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Meno and Other Dialogues Charmides, Laches, Lysis, Meno (Oxford World's Classics) Paperback – 25 Jun 2009
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About the Author
Robin Waterfield has previously translated, for OWC, Herodotus' Histories, Plato's Republic, Symposium, Gorgias, Phaedrus, Aristotle's Physics, Plutarch's GReek Lives and Roman Lives, Euripides' Orestes and Other Plays and The First Philosophers
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Top customer reviews
The other three dialogues here are Charmides, Laches, and Lysis, and because I have found Robin Waterfield to provide clear and accessible translations – the Republic, and the Phaedrus in the same OUP series, rather than hunt around, I chose this edition. The cover blurb states ‘In these four dialogues Plato considers virtue and its definition. Charmides, Laches, and Lysis investigate the specific virtues of self control, courage, and friendship; the later Meno discusses the concept of virtue as a whole, and whether it is something that can be taught.’ Near the end of the Republic, Socrates says that ‘Virtue has no master’, although the individual virtues, it could be argued, can be taught. In the excellent introduction Waterfield says, with reference to the original Greek word, arête, that he prefers to translate it as ‘excellence’, rather than as virtue. While most translators, admitting that arête cannot be simply translated into English, translate it as virtue – as does the cover blurb, because the word virtue has established connotations, for example in the Cardinal virtues (i.e. the Platonic ones of Courage, Justice, Temperance, Truthfulness). Most people if asked to say what the main idea in the Meno is, would say, ‘Learning is recollection’ – which in context, does not refer to virtues. In the Phaedo, the that assertion that ‘learning is recollection’ is questioned, suggesting that it is the result of skillful questioning. The problem with it is that Socrates uses it to ‘prove’ reincarnation, and reincarnation ‘proves’ that the soul is immortal.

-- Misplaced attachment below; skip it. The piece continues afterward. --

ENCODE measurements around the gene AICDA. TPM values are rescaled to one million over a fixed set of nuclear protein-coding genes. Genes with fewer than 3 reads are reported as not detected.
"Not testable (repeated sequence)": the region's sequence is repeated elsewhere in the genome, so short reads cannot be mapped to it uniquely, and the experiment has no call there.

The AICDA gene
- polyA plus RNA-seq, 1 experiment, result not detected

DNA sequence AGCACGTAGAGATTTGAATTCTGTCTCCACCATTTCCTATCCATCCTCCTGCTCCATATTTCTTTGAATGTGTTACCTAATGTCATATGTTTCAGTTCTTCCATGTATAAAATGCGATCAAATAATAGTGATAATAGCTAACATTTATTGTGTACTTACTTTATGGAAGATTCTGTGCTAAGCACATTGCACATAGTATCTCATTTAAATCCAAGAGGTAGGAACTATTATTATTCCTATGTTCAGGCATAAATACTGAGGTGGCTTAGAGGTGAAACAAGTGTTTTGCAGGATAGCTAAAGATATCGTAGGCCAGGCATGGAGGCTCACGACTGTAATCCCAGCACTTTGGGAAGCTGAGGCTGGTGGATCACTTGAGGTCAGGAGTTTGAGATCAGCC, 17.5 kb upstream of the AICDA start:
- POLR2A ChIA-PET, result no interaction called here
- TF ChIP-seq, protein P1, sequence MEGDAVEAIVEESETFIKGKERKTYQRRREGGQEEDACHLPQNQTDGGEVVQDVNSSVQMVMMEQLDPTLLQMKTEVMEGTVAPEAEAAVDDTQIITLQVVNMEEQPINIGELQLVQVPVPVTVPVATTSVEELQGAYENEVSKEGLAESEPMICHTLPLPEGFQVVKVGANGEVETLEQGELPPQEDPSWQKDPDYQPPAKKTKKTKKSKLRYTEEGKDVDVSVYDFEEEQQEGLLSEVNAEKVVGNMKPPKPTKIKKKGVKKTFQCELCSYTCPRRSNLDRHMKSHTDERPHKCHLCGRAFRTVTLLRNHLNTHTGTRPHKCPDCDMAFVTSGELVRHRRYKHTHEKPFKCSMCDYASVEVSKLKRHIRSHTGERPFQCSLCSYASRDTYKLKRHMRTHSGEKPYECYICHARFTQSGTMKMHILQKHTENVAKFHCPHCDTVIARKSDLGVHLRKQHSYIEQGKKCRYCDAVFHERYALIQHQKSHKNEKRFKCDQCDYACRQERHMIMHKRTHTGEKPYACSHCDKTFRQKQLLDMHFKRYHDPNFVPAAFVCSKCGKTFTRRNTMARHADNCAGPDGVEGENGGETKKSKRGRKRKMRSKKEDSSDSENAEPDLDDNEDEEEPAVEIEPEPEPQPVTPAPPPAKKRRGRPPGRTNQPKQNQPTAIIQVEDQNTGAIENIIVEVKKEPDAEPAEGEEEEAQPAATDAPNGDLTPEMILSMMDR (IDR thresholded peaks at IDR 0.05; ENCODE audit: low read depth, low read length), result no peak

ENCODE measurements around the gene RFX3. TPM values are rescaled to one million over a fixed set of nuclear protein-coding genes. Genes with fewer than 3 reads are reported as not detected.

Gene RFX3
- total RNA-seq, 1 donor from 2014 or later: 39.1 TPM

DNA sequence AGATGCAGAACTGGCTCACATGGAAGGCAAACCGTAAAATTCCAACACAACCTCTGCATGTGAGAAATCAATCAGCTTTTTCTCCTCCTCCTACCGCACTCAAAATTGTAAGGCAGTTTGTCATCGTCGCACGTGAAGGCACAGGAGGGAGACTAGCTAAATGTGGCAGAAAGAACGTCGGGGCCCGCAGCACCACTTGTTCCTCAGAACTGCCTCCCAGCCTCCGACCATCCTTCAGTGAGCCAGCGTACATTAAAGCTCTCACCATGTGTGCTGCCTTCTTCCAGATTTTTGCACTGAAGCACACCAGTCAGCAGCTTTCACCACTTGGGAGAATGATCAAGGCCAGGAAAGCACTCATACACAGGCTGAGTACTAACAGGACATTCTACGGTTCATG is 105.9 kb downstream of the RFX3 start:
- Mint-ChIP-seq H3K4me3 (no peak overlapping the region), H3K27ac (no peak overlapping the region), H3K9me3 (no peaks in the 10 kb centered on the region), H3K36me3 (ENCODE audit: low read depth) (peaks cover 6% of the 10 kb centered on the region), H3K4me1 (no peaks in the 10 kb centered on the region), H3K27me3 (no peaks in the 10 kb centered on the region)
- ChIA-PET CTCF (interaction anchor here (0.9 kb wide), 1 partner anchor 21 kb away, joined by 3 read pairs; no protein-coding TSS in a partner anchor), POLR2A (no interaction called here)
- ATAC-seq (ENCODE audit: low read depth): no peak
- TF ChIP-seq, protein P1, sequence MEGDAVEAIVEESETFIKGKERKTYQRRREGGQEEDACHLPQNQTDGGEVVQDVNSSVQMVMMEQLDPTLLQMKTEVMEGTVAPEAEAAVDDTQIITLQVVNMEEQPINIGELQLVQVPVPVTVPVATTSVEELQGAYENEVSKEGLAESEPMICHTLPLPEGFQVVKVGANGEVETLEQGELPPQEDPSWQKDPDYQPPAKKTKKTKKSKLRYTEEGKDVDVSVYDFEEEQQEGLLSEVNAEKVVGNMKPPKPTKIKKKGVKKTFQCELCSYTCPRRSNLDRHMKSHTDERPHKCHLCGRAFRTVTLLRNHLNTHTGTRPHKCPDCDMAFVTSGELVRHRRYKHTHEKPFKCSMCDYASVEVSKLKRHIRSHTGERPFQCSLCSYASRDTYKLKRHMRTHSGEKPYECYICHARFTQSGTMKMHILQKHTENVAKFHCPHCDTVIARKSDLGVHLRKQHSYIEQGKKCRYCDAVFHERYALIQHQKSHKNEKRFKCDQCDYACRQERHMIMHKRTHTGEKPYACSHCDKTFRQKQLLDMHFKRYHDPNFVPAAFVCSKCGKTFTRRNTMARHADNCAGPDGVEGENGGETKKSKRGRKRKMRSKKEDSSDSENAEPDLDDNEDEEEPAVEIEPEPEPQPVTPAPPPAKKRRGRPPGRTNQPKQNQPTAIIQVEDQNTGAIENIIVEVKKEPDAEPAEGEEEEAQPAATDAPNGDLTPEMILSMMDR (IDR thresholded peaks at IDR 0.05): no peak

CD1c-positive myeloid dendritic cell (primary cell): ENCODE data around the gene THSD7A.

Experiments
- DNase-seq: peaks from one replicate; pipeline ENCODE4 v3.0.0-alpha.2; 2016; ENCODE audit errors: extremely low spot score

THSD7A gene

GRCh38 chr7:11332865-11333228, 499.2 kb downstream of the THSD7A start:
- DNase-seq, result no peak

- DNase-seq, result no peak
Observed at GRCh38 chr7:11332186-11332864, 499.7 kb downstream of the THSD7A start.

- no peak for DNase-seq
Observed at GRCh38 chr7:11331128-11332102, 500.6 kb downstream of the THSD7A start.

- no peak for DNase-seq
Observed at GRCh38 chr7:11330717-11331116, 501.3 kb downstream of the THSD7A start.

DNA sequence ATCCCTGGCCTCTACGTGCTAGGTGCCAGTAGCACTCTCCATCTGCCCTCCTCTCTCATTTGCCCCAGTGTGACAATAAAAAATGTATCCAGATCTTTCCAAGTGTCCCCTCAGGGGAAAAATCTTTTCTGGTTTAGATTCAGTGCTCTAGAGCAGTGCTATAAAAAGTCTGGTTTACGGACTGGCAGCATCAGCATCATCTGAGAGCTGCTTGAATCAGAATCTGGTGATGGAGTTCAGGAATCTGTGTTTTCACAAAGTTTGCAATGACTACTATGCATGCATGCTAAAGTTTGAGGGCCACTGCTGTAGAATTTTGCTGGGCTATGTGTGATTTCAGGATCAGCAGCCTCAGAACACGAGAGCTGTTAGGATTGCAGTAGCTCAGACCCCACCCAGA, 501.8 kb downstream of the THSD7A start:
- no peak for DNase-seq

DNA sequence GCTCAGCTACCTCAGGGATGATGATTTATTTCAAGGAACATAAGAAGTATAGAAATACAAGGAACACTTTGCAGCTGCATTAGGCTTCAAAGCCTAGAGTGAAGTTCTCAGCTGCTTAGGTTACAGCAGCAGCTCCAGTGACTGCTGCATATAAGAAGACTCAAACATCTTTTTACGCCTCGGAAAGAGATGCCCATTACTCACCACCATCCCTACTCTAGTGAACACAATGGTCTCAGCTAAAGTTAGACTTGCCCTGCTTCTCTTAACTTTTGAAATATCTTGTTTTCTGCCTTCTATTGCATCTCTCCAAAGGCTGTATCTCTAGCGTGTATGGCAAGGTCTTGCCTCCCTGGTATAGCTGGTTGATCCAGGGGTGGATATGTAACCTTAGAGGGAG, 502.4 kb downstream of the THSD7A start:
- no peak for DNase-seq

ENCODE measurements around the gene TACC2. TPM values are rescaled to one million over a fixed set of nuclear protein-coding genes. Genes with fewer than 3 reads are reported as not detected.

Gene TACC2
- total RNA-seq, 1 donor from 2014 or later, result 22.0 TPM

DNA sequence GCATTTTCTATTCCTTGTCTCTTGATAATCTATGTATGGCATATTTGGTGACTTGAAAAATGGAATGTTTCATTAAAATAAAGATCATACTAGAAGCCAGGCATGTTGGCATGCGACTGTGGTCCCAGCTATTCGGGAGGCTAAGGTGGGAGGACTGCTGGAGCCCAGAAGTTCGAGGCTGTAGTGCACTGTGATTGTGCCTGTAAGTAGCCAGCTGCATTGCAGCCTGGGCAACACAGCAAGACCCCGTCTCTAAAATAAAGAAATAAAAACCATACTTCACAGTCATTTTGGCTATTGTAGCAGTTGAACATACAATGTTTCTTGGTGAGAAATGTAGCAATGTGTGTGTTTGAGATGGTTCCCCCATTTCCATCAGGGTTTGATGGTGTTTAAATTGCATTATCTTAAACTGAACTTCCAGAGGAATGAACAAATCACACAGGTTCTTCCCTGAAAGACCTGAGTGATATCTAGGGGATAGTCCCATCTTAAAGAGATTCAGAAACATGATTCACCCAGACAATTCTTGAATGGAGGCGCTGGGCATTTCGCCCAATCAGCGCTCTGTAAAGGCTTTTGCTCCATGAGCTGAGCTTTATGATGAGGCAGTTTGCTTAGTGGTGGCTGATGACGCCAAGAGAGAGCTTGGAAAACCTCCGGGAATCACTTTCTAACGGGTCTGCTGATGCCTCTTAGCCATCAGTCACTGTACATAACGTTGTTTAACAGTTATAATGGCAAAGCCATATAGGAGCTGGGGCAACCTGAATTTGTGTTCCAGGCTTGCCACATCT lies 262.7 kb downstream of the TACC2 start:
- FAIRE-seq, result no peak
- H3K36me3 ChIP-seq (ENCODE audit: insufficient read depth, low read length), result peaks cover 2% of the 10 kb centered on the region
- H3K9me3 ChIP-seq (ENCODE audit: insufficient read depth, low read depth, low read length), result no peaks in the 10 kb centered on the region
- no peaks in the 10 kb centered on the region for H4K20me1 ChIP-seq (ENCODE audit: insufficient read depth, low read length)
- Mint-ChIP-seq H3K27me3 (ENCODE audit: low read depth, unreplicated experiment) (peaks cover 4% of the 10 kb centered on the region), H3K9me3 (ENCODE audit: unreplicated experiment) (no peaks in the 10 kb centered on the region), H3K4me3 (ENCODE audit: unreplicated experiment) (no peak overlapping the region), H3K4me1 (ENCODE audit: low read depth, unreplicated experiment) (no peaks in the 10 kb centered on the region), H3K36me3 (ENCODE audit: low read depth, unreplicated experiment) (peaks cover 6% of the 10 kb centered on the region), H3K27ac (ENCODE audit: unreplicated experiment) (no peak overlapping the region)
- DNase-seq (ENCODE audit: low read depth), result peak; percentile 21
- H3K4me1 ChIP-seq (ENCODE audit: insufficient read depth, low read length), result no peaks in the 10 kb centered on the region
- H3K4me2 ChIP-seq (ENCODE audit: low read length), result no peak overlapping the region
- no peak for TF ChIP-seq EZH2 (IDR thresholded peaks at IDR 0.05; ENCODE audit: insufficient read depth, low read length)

That said, the tone of the three dialogues, is a change, because Socrates is among friends, and the discussions have a narrower focus, so there is a lightness and freedom from the combative streak of Socrates’s we find in Alciabiades I and Gorgias. This is a welcome addition to a corpus of good translations, and as usual with Waterfield, the notes, name glossary, and bibliography, are excellent. Nice one Oxford.
Read this if you like, but every school child should be required to read and discuss Plato's The Republic.
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